Manulife Investment Management

Manulife Investment Management is the global wealth and asset management segment of Manulife Financial Corporation. We draw on more than 150 years of financial stewardship to partner with clients across our institutional, retail, and retirement businesses globally. Our specialist approach to money management includes the highly differentiated strategies of our fixed-income, specialized equity, multi-asset solutions, and private markets teams—along with access to specialized, unaffiliated asset managers from around the world through our multimanager model.

These materials have not been reviewed by, are not registered with any securities or other regulatory authority, and may, where appropriate, be distributed by the following Manulife entities in their respective jurisdictions. Additional information about Manulife Investment Management may be found at www.manulifeam.com.

Australia: Hancock Natural Resource Group Australasia Pty Limited, Manulife Investment Management (Hong Kong) Limited. Brazil: Hancock Asset Management Brasil Ltda. Canada: Manulife Investment Management Limited, Manulife Investment Management Distributors Inc., Manulife Investment Management (North America) Limited, Manulife Investment Management Private Markets (Canada) Corp. China: Manulife Overseas Investment Fund Management (Shanghai) Limited Company. European Economic Area and United Kingdom: Manulife Investment Management (Europe) Ltd. which is authorised and regulated by the Financial Conduct Authority, Manulife Investment Management (Ireland) Ltd. which is authorised and regulated by the Central Bank of Ireland. Hong Kong: Manulife Investment Management (Hong Kong) Limited. Indonesia: PT Manulife Aset Manajemen Indonesia. Japan: Manulife Asset Management (Japan) Limited. Malaysia: Manulife Investment Management (M) Berhad (formerly known as Manulife Asset Management Services Berhad) 200801033087 (834424-U) Philippines: Manulife Asset Management and Trust Corporation. Singapore: Manulife Investment Management (Singapore) Pte. Ltd. (Company Registration No. 200709952G). Switzerland: Manulife IM (Switzerland) LLC. Taiwan: Manulife Investment Management (Taiwan) Co. Ltd. Thailand: Manulife Asset Management (Thailand) Company Limited. United States: John Hancock Investment Management LLC, Manulife Investment Management (US) LLC, Manulife Investment Management Private Markets (US) LLC and Hancock Natural Resource Group, Inc. Vietnam: Manulife Investment Fund Management (Vietnam) Company Limited.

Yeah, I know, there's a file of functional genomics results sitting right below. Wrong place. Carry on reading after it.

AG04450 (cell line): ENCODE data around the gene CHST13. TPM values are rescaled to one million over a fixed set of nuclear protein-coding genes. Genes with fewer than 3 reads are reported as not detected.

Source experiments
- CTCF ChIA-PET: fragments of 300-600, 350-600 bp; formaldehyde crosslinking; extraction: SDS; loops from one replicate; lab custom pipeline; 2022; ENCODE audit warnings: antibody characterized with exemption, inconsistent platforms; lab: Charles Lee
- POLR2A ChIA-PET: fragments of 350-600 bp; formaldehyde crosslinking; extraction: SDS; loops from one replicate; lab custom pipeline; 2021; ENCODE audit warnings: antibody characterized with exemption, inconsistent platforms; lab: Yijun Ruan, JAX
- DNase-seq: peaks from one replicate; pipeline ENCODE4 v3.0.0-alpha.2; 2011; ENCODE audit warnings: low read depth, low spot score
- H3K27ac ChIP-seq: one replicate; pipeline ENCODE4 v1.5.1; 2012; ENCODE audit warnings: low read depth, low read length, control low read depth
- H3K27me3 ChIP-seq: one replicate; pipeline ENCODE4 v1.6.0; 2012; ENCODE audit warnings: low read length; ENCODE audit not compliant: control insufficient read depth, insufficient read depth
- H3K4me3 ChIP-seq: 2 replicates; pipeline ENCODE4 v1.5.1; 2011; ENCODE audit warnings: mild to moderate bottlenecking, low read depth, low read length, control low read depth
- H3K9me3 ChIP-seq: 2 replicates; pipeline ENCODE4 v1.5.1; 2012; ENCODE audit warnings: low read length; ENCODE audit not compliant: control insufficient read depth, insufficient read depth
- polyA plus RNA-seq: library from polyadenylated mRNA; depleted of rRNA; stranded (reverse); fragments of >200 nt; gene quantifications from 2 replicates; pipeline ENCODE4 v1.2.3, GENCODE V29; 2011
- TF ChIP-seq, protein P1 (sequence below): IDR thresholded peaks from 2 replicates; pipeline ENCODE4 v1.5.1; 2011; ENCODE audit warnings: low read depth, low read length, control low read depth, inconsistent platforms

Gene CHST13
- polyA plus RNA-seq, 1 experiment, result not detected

Manulife Investment Management, the Stylized M Design, and Manulife Investment Management & Stylized M Design are trademarks of The Manufacturers Life Insurance Company and are used by it, and by its affiliates under license.



Rana Gupta

Rana Gupta, 

Senior Portfolio Manager, Asia ex-Japan Equity

Manulife Investment Management

Read bio
Koushik Pal

Koushik Pal, 

Senior Analyst, Indian Equities

Manulife Investment Management

Read bio